Reps to investigate sale of power assets

Lawan Hamidu, Abuja.

The House of Representatives says it will investigate the sale of power assets conducted by Bureau of Public Enterprises, BPE, under the government power reform programme.

 Other issues to be investigated include, the $23.6 million allegedly paid to Manitoba Hydro International of Canada to manage the Transmission Company of Nigeria, TCN without due process.

Chairman, Adhoc Committee set up to investigate the matter, Idris Ahmed, who said this at pre-public hearing held in Abuja, however denied insinuations of a sour relationship between the Executive and Legislature, especially on the privatisation exercise.

Mr. Ahmed stressed the need for reforms in the Nigerian power sector as part of measures adopted to solve challenges bedevilling the power industry to achieve national economic growth and development.

The lawmaker argued that the government’s decision to privatise the sector was based on the need to ensure efficiency and effective performance of the sector through the Nigerian Electric Power Sector Reform Act, 2005.

“This led to the de-establishment of National Electric Power Authority (NEPA) and subsequently the creation of Power Holding Company (PHCN), which was unbundled into 18 successor companies, comprising six generation companies (GENCOs), 11 Distribution Companies (DISCOs) and Transmission Company of Nigeria.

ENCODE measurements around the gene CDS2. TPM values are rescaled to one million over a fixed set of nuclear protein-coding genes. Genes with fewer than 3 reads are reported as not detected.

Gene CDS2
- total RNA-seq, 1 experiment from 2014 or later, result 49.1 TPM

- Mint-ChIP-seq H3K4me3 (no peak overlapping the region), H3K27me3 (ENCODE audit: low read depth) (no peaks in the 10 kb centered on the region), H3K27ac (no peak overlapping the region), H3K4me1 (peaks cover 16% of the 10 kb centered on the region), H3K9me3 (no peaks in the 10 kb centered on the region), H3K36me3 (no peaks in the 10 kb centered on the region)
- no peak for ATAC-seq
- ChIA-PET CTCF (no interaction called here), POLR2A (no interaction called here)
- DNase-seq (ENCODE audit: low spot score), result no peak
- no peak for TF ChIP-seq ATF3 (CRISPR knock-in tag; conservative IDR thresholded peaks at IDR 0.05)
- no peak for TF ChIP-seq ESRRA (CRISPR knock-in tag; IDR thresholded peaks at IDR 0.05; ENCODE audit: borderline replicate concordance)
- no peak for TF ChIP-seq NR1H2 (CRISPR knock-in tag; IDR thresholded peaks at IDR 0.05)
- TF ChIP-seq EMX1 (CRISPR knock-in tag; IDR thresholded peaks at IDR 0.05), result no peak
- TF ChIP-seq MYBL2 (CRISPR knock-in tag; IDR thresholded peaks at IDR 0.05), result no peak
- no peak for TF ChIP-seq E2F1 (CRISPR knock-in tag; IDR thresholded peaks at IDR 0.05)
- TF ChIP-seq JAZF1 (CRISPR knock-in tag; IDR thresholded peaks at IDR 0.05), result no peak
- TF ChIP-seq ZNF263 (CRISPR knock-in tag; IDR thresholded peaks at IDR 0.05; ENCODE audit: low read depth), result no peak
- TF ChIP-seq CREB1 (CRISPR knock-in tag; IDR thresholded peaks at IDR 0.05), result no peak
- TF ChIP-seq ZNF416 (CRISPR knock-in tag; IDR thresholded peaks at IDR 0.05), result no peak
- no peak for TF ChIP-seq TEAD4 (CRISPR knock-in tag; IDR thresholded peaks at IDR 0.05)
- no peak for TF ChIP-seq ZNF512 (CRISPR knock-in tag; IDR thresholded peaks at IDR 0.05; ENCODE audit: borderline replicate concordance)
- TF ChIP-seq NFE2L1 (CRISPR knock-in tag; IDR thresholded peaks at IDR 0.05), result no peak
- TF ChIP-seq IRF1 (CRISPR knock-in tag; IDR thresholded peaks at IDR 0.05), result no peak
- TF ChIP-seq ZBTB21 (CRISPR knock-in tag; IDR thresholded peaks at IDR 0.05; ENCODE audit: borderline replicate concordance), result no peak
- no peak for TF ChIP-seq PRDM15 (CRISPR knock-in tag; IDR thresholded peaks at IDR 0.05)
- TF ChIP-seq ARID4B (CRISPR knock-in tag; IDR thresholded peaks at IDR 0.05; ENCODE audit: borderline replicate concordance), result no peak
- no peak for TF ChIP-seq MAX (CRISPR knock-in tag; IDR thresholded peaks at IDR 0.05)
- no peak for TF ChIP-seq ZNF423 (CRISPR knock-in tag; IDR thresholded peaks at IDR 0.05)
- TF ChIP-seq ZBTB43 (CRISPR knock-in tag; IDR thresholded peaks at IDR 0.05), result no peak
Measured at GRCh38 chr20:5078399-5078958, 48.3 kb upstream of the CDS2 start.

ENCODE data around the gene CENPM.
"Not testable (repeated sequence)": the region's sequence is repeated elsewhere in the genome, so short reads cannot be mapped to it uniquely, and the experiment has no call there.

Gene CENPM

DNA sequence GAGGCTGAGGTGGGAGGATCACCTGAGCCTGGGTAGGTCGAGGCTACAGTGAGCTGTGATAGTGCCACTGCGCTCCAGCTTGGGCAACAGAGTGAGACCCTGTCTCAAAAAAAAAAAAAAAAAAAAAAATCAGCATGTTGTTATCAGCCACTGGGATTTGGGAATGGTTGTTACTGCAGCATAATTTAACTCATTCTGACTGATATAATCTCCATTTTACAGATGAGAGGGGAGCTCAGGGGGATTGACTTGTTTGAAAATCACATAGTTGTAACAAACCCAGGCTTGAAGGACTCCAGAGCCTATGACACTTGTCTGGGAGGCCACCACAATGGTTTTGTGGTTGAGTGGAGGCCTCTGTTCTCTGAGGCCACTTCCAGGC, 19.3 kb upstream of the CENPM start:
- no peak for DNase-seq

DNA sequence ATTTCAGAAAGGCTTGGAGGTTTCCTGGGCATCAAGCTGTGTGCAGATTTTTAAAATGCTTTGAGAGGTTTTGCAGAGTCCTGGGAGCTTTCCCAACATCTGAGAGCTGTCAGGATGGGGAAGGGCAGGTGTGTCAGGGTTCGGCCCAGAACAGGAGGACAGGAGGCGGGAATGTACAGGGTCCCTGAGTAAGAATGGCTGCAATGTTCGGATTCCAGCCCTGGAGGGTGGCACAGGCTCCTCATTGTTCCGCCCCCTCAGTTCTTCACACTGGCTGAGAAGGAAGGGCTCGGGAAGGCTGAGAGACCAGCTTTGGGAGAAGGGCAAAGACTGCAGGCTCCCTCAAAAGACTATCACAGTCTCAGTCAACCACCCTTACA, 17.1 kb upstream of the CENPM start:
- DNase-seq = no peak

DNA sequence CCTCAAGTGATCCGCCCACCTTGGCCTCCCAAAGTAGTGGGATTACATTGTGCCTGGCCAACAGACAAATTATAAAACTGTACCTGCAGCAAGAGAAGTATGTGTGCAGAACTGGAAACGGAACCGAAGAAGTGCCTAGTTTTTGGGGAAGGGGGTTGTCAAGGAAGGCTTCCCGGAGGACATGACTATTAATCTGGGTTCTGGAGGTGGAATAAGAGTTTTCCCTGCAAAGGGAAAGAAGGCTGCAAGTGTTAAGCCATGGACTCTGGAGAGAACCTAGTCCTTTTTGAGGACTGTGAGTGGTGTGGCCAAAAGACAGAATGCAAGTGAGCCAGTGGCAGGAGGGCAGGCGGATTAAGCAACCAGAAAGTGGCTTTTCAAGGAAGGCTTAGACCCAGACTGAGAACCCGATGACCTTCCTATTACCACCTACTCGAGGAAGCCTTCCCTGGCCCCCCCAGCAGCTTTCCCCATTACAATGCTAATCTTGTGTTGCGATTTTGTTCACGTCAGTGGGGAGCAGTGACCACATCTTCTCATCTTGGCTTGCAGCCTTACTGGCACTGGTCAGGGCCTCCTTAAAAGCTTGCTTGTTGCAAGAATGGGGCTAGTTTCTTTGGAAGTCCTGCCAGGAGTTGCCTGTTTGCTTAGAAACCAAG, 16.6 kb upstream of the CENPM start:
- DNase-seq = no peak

Majority equity stakes of the GENCOs and the DISCOs were sold in 2013, while ownership of the TCN was retained by the Federal Government under management concession,” he stated.

 Ahmed observed that  “all gains were lost through alleged corruption, manipulation of rules and disregard to extant laws and lack of transparency in the exercise.

The House was also concerned that the lofty goals of privatisation was marred by the sale of the sector to preferred bidders that could not pay the bid value on the sale, instead the BPE encouraged the deferment of payment and restructuring of payment terms in contravention of bidding rules to the disadvantage of other bidders.

The House was worried at the apparent lack of due process in the alleged payment of $23.6 million per annum in contract award to Manitoba Hydro International (HMI) for four years after which it was terminated due to non-performance,” the chairman lamented.

Some of the stakeholders invited for the December 7th Public Hearing by the Committee include the management team of BPE, Nigerian Electricity Regulatory Commission (NERC); GENCOs, DISCOs, TCN, all successful and non-successful bidders for the assets, consultants, lawyers and all persons that were  instrumental in the sale of power sector assets.